This browser is not fully supported by Historic England. Please update your browser to the latest version so that you get the best from our website.

Roman villa on Warren Down

List Entry Summary

This monument is scheduled under the Ancient Monuments and Archaeological Areas Act 1979 as amended as it appears to the Secretary of State to be of national importance. This entry is a copy, the original is held by the Department for Culture, Media and Sport.

Name: Roman villa on Warren Down

List entry Number: 1005808


The monument may lie within the boundary of more than one authority.

County: West Sussex

District: Chichester

District Type: District Authority

Parish: West Dean

National Park: SOUTH DOWNS

Grade: Not applicable to this List entry.

Date first scheduled: 19-Jan-1977

Date of most recent amendment: Not applicable to this List entry.

Legacy System Information

The contents of this record have been generated from a legacy data system.

Legacy System: RSM - OCN

UID: WS 445

Asset Groupings

This list entry does not comprise part of an Asset Grouping. Asset Groupings are not part of the official record but are added later for information.

List entry Description

Summary of Monument

Roman villa, 640m WNW of Lodge Hill Farmhouse.

Reasons for Designation

Romano-British villas were extensive rural estates at the focus of which were groups of domestic, agricultural and occasionally industrial buildings. The buildings usually include a well-appointed dwelling house, the design of which varies considerably according to the needs, taste and prosperity of the occupier. Most of the houses were partly or wholly stone-built, many with a timber-framed superstructure on masonry footings. Roofs were generally tiled and the house could feature tiled or mosaic floors, underfloor heating, wall plaster, glazed windows and cellars. Many had integral or separate suites of heated baths. The house was usually accompanied by a range of buildings providing accommodation for farm labourers, workshops and storage for agricultural produce. These were arranged around or alongside a courtyard and were surrounded by a complex of paddocks, pens, yards and features such as vegetable plots, granaries, threshing floors, wells and hearths, all approached by tracks leading from the surrounding fields. Villa buildings were constructed throughout the period of Roman occupation and are usually complex structures occupied over several hundred years and continually remodelled to fit changing circumstances. The least elaborate villas served as simple farmhouses whilst, for the most complex, the term "palace" is not inappropriate. Villa owners tended to be drawn from a limited elite section of Romano-British society. Although some villas belonged to immigrant Roman officials or entrepreneurs, the majority seem to have been in the hands of wealthy natives with a more-or-less Romanised lifestyle.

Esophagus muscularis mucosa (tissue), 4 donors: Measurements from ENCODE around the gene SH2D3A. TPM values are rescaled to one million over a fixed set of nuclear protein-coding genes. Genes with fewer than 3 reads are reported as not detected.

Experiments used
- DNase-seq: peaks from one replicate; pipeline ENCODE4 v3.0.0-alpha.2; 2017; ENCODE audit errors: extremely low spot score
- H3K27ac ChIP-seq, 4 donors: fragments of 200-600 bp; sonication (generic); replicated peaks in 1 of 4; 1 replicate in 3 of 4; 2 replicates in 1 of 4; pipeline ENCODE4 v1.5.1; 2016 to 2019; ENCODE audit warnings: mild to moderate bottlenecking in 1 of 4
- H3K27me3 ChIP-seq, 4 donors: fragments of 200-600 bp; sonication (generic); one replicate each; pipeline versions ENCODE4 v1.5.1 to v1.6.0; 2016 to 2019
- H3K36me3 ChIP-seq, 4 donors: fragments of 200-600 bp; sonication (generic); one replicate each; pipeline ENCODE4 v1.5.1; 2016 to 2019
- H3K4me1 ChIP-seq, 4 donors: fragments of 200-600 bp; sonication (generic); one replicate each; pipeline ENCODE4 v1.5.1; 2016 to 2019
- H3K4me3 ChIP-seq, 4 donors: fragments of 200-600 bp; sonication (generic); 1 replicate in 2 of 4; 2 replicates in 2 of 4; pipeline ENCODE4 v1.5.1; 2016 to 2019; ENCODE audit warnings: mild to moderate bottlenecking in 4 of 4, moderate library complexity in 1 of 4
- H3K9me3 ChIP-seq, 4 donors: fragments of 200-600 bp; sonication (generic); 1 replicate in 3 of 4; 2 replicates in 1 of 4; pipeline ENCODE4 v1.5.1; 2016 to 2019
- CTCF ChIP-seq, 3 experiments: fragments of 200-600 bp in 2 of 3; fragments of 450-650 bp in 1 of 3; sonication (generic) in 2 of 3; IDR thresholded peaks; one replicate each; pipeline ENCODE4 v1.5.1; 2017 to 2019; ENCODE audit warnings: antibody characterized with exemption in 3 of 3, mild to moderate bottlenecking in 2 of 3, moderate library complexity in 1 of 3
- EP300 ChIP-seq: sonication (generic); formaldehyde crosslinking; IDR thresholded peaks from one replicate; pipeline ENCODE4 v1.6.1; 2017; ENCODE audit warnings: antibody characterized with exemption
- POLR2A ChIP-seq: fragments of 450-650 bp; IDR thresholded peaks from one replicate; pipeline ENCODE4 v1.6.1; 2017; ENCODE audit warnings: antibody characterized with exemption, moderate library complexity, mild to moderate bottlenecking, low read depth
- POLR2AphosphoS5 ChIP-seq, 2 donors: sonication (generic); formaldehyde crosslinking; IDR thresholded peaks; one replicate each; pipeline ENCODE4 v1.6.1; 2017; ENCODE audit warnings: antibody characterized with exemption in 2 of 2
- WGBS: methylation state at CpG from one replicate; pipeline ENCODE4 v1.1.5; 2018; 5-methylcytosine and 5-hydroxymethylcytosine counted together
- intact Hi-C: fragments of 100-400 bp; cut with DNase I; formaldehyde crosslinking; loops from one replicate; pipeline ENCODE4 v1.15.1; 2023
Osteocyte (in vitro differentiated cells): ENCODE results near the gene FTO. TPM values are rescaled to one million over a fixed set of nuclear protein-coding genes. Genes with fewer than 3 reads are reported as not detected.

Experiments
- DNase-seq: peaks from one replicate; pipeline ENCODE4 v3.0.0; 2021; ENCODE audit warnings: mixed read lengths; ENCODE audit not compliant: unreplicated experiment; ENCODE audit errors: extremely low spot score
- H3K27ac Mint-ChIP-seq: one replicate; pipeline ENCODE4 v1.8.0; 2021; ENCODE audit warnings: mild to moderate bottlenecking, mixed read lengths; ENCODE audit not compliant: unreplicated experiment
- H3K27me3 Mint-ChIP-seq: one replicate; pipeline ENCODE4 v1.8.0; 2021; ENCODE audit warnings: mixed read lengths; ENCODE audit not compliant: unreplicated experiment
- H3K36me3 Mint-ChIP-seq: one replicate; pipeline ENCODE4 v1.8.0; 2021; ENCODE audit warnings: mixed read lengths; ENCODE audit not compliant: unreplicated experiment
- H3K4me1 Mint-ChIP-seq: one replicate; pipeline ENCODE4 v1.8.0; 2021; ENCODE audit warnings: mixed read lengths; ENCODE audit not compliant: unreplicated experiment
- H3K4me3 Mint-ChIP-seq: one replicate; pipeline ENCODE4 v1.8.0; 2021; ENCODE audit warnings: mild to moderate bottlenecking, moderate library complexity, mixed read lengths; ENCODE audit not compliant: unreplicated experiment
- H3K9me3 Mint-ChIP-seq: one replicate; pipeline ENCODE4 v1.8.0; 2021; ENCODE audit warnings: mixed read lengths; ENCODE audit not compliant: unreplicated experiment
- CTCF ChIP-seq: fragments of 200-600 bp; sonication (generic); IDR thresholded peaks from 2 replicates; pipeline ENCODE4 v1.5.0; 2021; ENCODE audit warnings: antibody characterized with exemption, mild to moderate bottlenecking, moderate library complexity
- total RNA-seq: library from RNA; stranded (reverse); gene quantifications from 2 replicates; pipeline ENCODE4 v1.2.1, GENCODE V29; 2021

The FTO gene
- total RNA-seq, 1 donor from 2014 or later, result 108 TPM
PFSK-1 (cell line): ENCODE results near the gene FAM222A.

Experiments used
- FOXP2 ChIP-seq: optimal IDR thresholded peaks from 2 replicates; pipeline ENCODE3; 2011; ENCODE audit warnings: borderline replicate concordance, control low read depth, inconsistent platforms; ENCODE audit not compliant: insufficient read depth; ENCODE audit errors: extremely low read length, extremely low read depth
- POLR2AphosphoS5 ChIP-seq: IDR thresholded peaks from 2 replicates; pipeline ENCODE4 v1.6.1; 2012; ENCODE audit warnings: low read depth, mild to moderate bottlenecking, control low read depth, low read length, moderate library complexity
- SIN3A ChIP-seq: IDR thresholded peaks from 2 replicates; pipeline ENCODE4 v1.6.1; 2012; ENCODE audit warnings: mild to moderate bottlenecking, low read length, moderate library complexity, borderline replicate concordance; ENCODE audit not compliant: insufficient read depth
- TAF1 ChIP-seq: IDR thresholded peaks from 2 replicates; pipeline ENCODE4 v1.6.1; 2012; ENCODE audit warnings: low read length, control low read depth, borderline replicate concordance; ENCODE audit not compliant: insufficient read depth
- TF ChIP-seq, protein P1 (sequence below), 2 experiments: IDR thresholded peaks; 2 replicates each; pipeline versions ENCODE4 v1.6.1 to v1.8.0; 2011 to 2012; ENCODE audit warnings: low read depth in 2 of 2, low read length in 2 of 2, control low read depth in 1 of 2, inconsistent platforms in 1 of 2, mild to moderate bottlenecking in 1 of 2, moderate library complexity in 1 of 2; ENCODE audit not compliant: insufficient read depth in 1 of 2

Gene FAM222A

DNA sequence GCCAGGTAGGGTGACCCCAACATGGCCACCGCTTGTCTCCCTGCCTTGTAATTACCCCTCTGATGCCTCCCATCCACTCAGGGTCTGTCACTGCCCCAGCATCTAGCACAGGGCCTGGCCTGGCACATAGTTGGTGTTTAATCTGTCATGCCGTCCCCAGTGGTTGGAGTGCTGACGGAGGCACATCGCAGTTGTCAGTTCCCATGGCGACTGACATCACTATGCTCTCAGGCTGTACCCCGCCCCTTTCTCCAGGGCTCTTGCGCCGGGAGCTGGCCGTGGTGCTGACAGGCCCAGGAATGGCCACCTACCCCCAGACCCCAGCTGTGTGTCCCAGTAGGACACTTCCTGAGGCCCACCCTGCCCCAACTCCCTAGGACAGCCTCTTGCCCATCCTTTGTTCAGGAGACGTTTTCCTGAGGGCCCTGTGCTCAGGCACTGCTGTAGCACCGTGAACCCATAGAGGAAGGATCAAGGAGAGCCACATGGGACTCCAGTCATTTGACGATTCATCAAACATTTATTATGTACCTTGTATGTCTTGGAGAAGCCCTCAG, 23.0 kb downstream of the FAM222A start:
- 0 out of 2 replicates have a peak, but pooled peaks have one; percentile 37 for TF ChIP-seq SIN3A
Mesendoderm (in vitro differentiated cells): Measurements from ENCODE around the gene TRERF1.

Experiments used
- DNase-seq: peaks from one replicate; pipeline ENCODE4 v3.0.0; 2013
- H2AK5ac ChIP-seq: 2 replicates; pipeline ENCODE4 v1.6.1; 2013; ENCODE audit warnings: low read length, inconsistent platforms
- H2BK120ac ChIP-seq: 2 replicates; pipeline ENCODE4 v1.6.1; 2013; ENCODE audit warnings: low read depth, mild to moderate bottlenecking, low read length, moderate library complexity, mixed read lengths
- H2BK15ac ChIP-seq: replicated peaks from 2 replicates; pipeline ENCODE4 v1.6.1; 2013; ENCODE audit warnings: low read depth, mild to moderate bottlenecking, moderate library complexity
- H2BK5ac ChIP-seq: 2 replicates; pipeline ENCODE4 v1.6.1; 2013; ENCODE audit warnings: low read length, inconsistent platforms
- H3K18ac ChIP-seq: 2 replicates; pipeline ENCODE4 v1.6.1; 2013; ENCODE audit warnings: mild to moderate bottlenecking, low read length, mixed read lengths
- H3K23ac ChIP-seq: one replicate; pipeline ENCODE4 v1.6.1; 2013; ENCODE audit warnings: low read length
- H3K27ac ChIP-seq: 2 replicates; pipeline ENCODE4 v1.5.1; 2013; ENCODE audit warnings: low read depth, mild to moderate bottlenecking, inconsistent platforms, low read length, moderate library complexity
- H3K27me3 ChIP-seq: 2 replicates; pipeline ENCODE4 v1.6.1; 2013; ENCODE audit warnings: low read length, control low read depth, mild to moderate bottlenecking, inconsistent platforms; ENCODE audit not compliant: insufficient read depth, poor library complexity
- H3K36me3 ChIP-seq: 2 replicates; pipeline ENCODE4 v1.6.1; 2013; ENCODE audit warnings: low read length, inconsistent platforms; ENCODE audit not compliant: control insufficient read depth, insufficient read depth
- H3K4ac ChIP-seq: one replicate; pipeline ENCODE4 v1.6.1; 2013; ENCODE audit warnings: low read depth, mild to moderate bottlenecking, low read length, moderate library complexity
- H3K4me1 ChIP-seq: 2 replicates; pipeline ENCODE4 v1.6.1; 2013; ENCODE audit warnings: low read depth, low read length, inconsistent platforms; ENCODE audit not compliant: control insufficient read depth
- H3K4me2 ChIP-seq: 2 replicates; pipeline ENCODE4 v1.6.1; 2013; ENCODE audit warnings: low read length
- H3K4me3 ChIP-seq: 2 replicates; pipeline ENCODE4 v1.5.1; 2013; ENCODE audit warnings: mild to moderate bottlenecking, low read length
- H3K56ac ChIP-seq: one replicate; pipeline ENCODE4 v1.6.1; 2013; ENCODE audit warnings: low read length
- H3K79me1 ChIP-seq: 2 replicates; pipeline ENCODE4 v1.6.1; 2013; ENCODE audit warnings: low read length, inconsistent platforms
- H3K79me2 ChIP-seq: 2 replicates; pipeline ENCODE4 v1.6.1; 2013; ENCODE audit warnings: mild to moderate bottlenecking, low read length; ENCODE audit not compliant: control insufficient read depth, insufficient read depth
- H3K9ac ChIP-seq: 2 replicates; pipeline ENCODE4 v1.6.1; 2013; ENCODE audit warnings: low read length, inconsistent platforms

Although some villas belonged to immigrant Roman officials or entrepreneurs, the majority seem to have been in the hands of wealthy natives with a more-or-less Romanised lifestyle, and some were built directly on the sites of Iron Age farmsteads. Roman villa buildings are widespread, with between 400 and 1000 examples recorded nationally. The majority of these are classified as ‘minor’ villas to distinguish them from ‘major’ villas. Minor villas are found throughout lowland Britain and occasionally beyond. Roman villas provide a valuable index of the rate, extent and degree to which native British society became Romanised, as well as indicating the sources of inspiration behind changes of taste and custom. In addition, they serve to illustrate the agrarian and economic history of the Roman province, allowing comparisons over wide areas both within and beyond Britain. As a very diverse and often long-lived type of monument, a significant proportion of the known population are identified as nationally important.